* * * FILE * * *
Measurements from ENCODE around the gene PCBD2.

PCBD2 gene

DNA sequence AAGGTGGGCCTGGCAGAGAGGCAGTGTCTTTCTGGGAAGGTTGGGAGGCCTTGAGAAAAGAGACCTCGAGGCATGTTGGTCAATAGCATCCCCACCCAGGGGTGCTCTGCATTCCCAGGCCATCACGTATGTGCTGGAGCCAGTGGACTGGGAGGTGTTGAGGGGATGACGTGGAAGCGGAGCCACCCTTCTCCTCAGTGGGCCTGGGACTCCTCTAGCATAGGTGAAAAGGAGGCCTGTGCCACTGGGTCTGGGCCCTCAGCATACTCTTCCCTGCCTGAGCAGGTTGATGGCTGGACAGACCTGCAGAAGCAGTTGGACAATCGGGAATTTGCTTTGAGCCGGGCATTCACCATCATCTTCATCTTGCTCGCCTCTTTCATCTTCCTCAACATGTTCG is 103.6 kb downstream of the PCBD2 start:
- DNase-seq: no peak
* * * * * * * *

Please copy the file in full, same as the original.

Measurements from ENCODE around the gene PCBD2.

PCBD2 gene

DNA sequence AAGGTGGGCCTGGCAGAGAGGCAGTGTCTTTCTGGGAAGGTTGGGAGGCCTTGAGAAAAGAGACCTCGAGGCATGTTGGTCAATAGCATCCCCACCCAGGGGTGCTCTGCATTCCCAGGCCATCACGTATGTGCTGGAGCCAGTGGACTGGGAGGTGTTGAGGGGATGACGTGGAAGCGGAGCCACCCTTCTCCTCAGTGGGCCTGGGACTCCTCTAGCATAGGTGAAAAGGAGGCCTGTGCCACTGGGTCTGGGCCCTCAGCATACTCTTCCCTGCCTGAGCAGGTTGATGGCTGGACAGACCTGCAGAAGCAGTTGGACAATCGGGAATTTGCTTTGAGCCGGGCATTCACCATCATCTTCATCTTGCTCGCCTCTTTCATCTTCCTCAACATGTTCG is 103.6 kb downstream of the PCBD2 start:
- DNase-seq: no peak